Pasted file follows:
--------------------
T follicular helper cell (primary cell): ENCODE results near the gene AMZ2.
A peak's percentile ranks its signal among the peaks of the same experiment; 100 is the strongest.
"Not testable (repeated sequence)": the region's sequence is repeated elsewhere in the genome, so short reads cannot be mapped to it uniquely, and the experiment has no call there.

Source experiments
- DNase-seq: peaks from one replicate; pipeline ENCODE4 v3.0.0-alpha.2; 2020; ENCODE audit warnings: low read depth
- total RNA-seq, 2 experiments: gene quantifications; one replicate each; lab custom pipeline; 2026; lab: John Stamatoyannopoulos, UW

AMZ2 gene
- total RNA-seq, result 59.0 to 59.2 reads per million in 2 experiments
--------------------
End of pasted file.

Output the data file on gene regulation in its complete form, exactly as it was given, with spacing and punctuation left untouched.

T follicular helper cell (primary cell): ENCODE results near the gene AMZ2.
A peak's percentile ranks its signal among the peaks of the same experiment; 100 is the strongest.
"Not testable (repeated sequence)": the region's sequence is repeated elsewhere in the genome, so short reads cannot be mapped to it uniquely, and the experiment has no call there.

Source experiments
- DNase-seq: peaks from one replicate; pipeline ENCODE4 v3.0.0-alpha.2; 2020; ENCODE audit warnings: low read depth
- total RNA-seq, 2 experiments: gene quantifications; one replicate each; lab custom pipeline; 2026; lab: John Stamatoyannopoulos, UW

AMZ2 gene
- total RNA-seq, result 59.0 to 59.2 reads per million in 2 experiments